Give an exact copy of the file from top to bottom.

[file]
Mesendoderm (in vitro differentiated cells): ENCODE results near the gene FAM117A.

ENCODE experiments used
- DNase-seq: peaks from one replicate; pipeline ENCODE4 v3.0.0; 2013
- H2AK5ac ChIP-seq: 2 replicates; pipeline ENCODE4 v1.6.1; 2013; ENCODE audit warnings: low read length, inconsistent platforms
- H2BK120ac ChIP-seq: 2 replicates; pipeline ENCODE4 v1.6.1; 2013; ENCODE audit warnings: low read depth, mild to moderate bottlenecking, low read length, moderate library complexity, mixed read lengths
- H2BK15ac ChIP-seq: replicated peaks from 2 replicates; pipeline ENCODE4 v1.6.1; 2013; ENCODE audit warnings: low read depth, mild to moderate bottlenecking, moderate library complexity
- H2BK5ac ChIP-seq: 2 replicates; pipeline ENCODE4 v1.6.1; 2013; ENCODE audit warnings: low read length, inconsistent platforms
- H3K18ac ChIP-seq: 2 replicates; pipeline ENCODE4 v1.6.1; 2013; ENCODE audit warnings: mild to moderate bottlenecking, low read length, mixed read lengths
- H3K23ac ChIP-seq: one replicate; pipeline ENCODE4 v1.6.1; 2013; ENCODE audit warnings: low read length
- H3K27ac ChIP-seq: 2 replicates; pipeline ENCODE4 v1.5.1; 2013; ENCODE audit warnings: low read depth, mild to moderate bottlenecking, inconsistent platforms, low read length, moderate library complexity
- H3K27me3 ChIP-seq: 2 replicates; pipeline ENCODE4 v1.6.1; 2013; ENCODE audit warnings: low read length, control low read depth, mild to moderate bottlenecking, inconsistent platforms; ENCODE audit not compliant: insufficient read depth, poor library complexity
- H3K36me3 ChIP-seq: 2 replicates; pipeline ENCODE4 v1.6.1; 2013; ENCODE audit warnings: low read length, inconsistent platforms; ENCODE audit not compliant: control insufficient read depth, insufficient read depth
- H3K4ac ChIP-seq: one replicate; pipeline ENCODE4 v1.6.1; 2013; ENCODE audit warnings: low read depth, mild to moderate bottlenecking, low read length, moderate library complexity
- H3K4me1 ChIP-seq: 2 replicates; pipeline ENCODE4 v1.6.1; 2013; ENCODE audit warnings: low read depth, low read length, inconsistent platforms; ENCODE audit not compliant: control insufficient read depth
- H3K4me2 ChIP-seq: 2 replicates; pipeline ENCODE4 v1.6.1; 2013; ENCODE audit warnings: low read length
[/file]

Mesendoderm (in vitro differentiated cells): ENCODE results near the gene FAM117A.

ENCODE experiments used
- DNase-seq: peaks from one replicate; pipeline ENCODE4 v3.0.0; 2013
- H2AK5ac ChIP-seq: 2 replicates; pipeline ENCODE4 v1.6.1; 2013; ENCODE audit warnings: low read length, inconsistent platforms
- H2BK120ac ChIP-seq: 2 replicates; pipeline ENCODE4 v1.6.1; 2013; ENCODE audit warnings: low read depth, mild to moderate bottlenecking, low read length, moderate library complexity, mixed read lengths
- H2BK15ac ChIP-seq: replicated peaks from 2 replicates; pipeline ENCODE4 v1.6.1; 2013; ENCODE audit warnings: low read depth, mild to moderate bottlenecking, moderate library complexity
- H2BK5ac ChIP-seq: 2 replicates; pipeline ENCODE4 v1.6.1; 2013; ENCODE audit warnings: low read length, inconsistent platforms
- H3K18ac ChIP-seq: 2 replicates; pipeline ENCODE4 v1.6.1; 2013; ENCODE audit warnings: mild to moderate bottlenecking, low read length, mixed read lengths
- H3K23ac ChIP-seq: one replicate; pipeline ENCODE4 v1.6.1; 2013; ENCODE audit warnings: low read length
- H3K27ac ChIP-seq: 2 replicates; pipeline ENCODE4 v1.5.1; 2013; ENCODE audit warnings: low read depth, mild to moderate bottlenecking, inconsistent platforms, low read length, moderate library complexity
- H3K27me3 ChIP-seq: 2 replicates; pipeline ENCODE4 v1.6.1; 2013; ENCODE audit warnings: low read length, control low read depth, mild to moderate bottlenecking, inconsistent platforms; ENCODE audit not compliant: insufficient read depth, poor library complexity
- H3K36me3 ChIP-seq: 2 replicates; pipeline ENCODE4 v1.6.1; 2013; ENCODE audit warnings: low read length, inconsistent platforms; ENCODE audit not compliant: control insufficient read depth, insufficient read depth
- H3K4ac ChIP-seq: one replicate; pipeline ENCODE4 v1.6.1; 2013; ENCODE audit warnings: low read depth, mild to moderate bottlenecking, low read length, moderate library complexity
- H3K4me1 ChIP-seq: 2 replicates; pipeline ENCODE4 v1.6.1; 2013; ENCODE audit warnings: low read depth, low read length, inconsistent platforms; ENCODE audit not compliant: control insufficient read depth
- H3K4me2 ChIP-seq: 2 replicates; pipeline ENCODE4 v1.6.1; 2013; ENCODE audit warnings: low read length